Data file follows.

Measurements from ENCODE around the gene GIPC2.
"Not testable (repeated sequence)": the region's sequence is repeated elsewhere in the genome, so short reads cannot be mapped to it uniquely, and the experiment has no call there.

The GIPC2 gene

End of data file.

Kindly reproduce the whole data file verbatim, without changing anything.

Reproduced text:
Measurements from ENCODE around the gene GIPC2.
"Not testable (repeated sequence)": the region's sequence is repeated elsewhere in the genome, so short reads cannot be mapped to it uniquely, and the experiment has no call there.

The GIPC2 gene